LUCKY MILLINDER was an odd sort of a band leader – he couldn't read or write music, he didn't play an instrument or sing. However, he was a great showman and he could pick talent and many influential musicians began their careers thanks to him.

Lucky Millinder

One who started with him is WYNONIE HARRIS.

Wynonie Harris

It was with Lucky's band that Wynonie first performed the song Who Threw The Whiskey In The Well at the Apollo Theatre. However, due to the shortage of shellac, they didn't record the song until 1945. Here it is.

♫ Lucky Millinder (Wynonie Harris vocal) - Who Threw The Whiskey In The Well

Until I researched this year, I didn't know that BING CROSBY had recorded with LES PAUL. Just goes to show that I learn from these columns as well.

Bing Crosby & Les Paul

This was Les and His Trio, and it was a nice simple arrangement – just two guitars and bass backing Bing. Couldn’t do much better than that. The song is It's Been a Long, Long Time. Naturally, we have the wonderful guitar lead by Les.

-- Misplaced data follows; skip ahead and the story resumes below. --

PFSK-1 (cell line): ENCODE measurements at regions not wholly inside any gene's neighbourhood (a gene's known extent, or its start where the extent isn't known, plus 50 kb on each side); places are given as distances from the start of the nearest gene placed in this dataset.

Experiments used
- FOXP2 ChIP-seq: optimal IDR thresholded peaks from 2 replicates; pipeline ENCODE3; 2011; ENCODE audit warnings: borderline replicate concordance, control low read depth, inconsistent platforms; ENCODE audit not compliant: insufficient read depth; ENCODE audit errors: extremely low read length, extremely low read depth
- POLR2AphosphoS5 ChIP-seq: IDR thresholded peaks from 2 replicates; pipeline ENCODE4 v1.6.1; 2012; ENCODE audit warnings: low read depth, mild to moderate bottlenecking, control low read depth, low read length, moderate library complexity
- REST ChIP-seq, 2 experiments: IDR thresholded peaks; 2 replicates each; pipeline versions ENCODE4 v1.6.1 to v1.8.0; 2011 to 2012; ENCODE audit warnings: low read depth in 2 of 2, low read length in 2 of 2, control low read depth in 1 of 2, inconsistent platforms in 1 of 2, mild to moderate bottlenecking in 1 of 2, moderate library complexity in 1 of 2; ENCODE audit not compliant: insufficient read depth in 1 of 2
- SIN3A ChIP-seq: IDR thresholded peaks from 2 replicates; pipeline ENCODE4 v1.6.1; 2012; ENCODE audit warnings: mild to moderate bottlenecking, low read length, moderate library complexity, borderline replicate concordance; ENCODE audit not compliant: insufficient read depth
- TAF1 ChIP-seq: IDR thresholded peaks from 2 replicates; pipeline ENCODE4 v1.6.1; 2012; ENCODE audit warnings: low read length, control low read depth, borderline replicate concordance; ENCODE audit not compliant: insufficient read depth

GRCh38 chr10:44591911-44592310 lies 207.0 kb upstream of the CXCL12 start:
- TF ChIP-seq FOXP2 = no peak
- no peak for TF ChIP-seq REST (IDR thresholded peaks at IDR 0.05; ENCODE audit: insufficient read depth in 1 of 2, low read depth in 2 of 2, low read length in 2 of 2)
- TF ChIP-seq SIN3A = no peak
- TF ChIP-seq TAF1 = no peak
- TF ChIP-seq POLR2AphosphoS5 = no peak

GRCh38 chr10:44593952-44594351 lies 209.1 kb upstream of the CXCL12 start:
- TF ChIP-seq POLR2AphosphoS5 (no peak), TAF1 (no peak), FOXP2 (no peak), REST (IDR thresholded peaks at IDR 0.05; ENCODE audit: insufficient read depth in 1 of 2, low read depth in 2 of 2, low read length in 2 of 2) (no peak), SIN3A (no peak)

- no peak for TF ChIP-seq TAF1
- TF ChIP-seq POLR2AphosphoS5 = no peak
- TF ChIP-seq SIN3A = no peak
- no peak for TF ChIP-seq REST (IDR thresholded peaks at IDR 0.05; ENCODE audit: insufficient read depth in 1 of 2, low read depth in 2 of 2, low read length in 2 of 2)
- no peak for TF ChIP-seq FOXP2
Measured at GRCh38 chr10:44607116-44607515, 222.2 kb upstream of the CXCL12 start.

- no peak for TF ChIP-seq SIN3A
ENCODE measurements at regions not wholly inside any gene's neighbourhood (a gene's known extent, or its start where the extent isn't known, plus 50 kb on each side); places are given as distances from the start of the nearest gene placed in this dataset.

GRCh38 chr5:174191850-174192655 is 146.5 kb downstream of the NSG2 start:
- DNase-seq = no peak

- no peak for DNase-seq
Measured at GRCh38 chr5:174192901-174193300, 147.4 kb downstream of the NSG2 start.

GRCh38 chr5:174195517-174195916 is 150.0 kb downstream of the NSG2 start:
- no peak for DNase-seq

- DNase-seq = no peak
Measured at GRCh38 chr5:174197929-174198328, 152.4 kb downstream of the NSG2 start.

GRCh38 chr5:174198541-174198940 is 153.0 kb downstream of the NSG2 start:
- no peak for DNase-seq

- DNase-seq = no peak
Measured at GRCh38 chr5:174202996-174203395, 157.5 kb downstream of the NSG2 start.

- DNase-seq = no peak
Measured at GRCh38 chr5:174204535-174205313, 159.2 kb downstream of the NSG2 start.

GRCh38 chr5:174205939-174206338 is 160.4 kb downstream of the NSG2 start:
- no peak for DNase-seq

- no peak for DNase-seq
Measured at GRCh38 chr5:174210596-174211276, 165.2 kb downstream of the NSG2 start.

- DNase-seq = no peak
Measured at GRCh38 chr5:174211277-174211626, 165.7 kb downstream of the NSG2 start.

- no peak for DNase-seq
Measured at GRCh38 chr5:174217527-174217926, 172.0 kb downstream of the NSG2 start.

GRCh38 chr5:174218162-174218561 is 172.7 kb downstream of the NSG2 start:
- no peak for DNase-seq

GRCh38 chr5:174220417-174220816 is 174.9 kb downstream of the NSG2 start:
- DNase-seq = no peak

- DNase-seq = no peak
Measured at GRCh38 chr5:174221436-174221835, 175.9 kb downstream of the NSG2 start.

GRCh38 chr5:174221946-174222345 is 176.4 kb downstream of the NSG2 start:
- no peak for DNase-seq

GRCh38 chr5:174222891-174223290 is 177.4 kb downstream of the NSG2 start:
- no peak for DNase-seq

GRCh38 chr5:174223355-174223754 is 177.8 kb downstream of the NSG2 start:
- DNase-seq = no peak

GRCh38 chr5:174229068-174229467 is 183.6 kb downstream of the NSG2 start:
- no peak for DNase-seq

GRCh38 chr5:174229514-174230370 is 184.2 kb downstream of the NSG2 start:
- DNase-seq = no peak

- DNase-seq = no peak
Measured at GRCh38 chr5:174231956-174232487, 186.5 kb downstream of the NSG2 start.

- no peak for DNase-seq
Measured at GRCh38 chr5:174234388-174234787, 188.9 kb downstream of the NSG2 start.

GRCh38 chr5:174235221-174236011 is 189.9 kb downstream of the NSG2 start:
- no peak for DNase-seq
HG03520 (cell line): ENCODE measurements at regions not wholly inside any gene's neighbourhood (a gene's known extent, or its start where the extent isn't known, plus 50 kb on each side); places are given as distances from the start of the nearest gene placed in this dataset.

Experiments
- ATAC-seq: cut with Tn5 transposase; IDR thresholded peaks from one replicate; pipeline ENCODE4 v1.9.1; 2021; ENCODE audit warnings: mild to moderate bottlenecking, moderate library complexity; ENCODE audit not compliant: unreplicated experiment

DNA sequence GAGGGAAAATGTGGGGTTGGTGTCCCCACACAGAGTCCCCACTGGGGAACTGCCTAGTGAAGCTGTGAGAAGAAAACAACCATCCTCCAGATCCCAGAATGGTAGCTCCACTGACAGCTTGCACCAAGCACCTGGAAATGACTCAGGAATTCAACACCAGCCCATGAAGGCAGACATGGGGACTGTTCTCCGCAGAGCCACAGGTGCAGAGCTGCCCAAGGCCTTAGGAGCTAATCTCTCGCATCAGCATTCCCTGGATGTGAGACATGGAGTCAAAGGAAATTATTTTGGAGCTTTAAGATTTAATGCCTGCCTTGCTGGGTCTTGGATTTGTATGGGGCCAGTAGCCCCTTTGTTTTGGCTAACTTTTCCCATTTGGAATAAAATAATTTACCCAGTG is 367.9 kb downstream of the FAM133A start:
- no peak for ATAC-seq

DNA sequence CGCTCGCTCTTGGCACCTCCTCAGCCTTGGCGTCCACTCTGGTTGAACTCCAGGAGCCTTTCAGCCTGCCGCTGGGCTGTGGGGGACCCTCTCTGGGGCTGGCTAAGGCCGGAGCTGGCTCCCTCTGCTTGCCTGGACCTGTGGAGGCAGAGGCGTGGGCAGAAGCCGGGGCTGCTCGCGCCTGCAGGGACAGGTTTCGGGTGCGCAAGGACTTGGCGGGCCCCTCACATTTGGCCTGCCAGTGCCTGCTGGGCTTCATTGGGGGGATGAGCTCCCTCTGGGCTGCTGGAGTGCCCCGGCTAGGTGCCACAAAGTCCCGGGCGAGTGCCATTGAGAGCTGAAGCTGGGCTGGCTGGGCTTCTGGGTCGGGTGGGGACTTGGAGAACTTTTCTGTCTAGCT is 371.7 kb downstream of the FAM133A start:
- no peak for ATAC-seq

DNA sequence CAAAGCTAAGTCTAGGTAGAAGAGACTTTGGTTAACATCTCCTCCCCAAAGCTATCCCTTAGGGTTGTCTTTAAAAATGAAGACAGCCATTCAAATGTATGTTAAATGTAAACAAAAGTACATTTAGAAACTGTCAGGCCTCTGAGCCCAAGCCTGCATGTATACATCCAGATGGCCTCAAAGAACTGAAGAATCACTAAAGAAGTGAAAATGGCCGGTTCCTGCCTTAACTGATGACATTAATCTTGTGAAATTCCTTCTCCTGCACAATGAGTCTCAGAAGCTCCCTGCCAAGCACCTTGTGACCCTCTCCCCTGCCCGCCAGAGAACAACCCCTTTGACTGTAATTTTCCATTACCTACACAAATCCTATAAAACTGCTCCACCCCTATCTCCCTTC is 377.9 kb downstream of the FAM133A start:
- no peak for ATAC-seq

♫ Bing Crosby - It's Been A Long Long Time

Although it was considerably later than 1945 (because I wouldn't remember), my sister used to sing this next song to me. She seemed to like these silly songs when she was a kid. Well, I think we all did. In this case the performer is SAMMY KAYE, not my sister.

Sammy Kaye

I believe that's NANCY NORMAN singing along with Billy Williams and the Kaye Choir (which I assume is Sammy's own).

Nancy Norman

If you thought songs in the fifties had silly lyrics (well, that's what the adults told us at the time), clap your ears around this one. Chickery Chick.

♫ Sammy Kaye - Chickery Chick